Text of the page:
The Daily Beast: Fall Books Preview 2012: 15 Books to Read

August 27th, 2012

The Daily Beast
August 27, 2012
By Jimmy So and Lucas Wittmann




Fall is when publishers roll out their heavy hitters, and what a lineup it is. We pick the upcoming books we’re most excited about.


From left, the hot authors of the season: Zadie Smith, Nassim Nicholas Taleb, Ian McEwan, J.K. Rowling, Chinua Achebe, Michael Chabon,Jeffrey Toobin, Tom Wolfe, Andrew Solomon, Alice Munro, Salman Rushdie. From left: Theo Wargo / Getty Images; Andreas Rentz / Getty Images; Lamarchere Aurelie / Baltel-Sipa; Jon Furniss / Wireimage-Getty Images; Lisa Carpenter / AP; Seth Wenig / AP; Sylvain Gaboury / Patrick McMullan-Sipa; Frank Micelotta / Getty Images; Jemal Countess / Wireimage-Getty Images; Paul Hawthorne / AP; Ben Gabbe / Getty Images


There was a Country
By Chinua Achebe, Oct. 11.

‘There Was a Country: A Personal History of Biafra ’ By Chinua Achebe. 352 pp. Penguin Press HC. $28.


To understand postcolonial Africa, begin with Achebe’s novel Things Fall Apart. To understand Achebe himself, read his new memoir of the 1967-70 Nigerian civil conflict, the Biafran War. At last, Achebe talks about the terrible events—and the revelations about what the regime did to his own people.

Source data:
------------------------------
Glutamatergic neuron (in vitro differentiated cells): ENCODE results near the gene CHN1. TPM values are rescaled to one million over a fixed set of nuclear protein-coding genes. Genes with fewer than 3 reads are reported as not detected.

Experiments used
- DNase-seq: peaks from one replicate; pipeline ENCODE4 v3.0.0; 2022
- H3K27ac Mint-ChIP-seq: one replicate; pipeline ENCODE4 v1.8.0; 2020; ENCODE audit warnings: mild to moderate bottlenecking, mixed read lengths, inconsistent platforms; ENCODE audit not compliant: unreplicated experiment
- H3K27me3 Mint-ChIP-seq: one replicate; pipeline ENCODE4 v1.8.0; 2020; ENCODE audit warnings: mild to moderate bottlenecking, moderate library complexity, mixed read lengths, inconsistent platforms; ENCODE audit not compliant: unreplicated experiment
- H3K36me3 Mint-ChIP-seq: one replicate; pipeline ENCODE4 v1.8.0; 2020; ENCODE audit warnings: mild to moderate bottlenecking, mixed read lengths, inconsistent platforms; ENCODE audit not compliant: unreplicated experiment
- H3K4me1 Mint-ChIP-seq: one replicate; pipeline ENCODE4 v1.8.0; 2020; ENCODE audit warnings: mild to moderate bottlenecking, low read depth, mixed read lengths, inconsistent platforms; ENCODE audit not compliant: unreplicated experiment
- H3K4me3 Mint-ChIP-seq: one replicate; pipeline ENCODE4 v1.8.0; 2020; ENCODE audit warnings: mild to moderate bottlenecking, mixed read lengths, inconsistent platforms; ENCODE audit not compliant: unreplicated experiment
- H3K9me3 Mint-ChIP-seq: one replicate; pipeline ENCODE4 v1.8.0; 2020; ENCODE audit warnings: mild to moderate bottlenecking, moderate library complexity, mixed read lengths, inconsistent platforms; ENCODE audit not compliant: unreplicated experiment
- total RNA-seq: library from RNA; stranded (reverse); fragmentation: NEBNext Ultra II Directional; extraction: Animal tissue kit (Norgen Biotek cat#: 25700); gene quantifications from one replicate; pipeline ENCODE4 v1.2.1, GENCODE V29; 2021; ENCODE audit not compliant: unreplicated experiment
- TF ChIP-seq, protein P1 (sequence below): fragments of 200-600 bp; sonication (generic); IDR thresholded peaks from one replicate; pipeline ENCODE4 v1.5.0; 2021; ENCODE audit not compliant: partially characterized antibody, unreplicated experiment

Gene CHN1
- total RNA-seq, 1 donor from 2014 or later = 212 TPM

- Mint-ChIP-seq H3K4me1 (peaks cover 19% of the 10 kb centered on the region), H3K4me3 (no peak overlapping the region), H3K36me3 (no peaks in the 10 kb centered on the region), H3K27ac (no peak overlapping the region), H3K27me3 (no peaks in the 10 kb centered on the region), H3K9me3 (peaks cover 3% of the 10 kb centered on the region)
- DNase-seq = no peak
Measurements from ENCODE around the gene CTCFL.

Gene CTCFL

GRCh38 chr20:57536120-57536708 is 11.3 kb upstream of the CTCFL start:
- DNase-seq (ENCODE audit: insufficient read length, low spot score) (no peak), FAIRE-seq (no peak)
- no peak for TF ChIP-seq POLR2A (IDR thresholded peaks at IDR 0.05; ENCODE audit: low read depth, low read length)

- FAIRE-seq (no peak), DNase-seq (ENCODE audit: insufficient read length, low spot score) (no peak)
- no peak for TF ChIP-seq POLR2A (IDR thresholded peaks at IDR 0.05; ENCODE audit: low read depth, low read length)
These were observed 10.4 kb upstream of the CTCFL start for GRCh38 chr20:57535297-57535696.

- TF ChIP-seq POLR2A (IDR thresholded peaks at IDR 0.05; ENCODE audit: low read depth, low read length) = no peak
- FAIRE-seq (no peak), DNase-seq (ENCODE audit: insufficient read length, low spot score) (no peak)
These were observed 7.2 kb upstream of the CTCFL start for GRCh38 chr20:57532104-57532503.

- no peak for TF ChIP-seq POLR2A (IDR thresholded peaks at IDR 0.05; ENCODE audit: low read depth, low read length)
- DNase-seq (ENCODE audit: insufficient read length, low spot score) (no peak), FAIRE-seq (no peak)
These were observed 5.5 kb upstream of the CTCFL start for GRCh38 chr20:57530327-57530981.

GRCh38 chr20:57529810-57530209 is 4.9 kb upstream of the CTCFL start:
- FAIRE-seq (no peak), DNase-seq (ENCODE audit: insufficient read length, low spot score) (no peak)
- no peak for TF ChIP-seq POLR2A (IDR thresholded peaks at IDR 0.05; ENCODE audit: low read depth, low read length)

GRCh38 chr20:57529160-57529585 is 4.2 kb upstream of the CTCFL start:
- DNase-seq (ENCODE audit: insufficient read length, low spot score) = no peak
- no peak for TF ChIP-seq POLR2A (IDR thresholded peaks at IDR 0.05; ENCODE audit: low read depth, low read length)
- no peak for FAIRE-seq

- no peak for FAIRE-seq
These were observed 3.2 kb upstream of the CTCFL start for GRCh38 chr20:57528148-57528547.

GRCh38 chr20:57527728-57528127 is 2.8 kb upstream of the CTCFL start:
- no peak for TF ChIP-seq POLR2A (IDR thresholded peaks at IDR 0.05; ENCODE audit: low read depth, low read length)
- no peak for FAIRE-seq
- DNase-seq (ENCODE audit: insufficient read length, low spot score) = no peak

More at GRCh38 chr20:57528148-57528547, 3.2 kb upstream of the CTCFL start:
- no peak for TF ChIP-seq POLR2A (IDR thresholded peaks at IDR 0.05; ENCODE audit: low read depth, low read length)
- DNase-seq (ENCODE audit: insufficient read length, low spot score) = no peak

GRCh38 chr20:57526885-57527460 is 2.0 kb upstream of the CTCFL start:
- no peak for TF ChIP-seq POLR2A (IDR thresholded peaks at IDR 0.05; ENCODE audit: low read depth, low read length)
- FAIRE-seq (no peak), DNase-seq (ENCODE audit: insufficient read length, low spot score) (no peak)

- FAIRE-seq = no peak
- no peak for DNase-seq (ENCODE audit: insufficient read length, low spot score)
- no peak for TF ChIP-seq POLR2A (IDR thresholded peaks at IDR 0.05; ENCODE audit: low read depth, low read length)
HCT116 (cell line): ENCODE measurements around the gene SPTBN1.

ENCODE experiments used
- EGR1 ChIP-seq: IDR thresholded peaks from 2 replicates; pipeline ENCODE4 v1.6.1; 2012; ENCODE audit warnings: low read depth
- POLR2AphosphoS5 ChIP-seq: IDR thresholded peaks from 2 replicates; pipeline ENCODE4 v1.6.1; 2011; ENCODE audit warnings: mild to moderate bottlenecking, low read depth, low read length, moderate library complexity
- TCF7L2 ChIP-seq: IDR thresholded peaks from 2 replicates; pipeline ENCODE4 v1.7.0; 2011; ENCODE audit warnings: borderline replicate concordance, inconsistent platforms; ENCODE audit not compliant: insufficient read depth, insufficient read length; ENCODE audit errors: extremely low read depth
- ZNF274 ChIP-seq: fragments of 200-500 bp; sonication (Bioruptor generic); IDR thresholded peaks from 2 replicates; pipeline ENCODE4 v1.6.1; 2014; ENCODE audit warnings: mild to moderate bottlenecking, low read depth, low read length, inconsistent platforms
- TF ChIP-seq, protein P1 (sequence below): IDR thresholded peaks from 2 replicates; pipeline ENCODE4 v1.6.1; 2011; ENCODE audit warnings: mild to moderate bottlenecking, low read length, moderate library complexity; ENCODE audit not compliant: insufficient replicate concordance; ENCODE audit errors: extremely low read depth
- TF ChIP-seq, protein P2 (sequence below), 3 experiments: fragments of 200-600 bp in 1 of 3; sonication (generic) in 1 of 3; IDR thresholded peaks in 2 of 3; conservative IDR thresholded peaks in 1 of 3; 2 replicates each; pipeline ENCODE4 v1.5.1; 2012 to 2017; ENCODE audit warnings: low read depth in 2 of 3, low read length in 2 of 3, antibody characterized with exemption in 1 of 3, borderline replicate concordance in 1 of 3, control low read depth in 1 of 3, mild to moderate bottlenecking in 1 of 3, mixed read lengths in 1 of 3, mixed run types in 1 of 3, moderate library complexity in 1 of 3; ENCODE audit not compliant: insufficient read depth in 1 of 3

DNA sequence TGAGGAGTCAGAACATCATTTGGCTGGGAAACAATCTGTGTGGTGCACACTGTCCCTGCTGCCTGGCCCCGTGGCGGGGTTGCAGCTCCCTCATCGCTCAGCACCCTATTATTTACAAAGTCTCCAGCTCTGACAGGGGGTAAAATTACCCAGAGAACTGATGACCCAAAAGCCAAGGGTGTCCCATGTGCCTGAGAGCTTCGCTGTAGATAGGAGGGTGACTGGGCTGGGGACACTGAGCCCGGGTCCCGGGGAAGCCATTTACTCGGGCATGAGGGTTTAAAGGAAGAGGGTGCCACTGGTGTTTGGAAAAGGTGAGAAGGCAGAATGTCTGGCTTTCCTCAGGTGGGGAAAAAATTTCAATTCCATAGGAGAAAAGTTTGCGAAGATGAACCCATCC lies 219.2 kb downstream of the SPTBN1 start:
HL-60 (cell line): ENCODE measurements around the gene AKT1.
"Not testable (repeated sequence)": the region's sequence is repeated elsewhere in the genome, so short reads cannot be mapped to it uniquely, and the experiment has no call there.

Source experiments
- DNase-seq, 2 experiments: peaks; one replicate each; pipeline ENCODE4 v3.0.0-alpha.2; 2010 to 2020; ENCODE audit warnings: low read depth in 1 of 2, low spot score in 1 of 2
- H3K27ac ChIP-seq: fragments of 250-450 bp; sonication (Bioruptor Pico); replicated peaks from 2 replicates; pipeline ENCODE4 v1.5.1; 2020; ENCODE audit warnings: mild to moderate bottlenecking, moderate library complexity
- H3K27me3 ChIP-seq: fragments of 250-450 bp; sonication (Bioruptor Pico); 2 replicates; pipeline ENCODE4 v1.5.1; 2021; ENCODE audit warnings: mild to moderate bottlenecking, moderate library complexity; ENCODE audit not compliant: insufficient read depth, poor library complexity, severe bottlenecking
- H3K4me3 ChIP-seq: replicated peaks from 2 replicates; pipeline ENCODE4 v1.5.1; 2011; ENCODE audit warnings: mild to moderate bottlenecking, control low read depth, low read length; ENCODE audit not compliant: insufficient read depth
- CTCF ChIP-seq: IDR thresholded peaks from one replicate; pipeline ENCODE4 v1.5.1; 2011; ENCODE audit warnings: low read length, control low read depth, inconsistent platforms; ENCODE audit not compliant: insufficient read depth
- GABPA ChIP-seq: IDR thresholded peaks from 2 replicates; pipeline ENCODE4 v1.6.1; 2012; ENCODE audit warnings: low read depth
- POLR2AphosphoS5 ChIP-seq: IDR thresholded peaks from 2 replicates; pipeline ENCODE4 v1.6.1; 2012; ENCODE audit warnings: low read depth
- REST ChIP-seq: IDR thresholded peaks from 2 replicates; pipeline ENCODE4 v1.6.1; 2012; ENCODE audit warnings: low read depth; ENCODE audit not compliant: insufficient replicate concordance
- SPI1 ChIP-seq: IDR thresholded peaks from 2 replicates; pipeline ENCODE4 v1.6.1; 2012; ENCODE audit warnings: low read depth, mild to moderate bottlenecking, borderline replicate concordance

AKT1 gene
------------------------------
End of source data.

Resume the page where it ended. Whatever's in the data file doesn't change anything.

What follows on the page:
Back to Blood
By Tom Wolfe, Oct. 23.

‘Back to Blood’ By Tom Wolfe. 720 pp. Little, Brown and Company. $30.


He’s back. Eight years ago he gave us college life in all of its pornographic glory. Now our Balzac, our Zola, our Dickens heads to Miami, the city of America’s future. Expect the Wolfian alchemy of race, class, pop culture, wealth, real estate, and the mores of our times—all packaged in a mean, gripping read.

Far from the Tree
By Andrew Solomon, Nov. 13.

‘Far from the Tree: Parents, Children and the Search for Identity’ By Andrew Solomon. 976 pp. Scribner. $35.


What happens when your child is born deaf, autistic, a prodigy, or with any kind of difference that marks them as “not normal”? That’s the heartbreaking question at the center of Solomon’s opus. He journeys across national, ethnic, and religious lines to speak to parents about their children—and along the way he learns about what makes us human.

Sweet Tooth
By Ian McEwan, Nov. 13.

‘Sweet Tooth’ By Ian McEwan. 320 pp. Nan A. Talese. $27.


After the wicked satire of his last novel Solar, McEwan turns to another very British genre, the spy novel. It’s perhaps his most stylish and personal book to date: a literary young woman at Cambridge University in the 1970s is recruited by British intelligence to shadow an up-and-coming writer, whom she can’t help but fall for. The year’s most intensely enjoyable novel.

The Oath: The Obama White House and the Supreme Court
By Jeffrey Toobin, Sept. 18.

‘The Oath: The Obama White House and the Supreme Court’ By Jeffrey Toobin. 352 pp. Doubleday. $29.

With all eyes on Obama vs. Romney, you might be forgiven for thinking that’s the only contest in the nation right now. But Toobin makes a compelling case that it’s John Roberts’s Supreme Court vs. the president, a showdown in which all of the most important issues about the future of our country are at stake-and where neither man plays quite the role we think they do.

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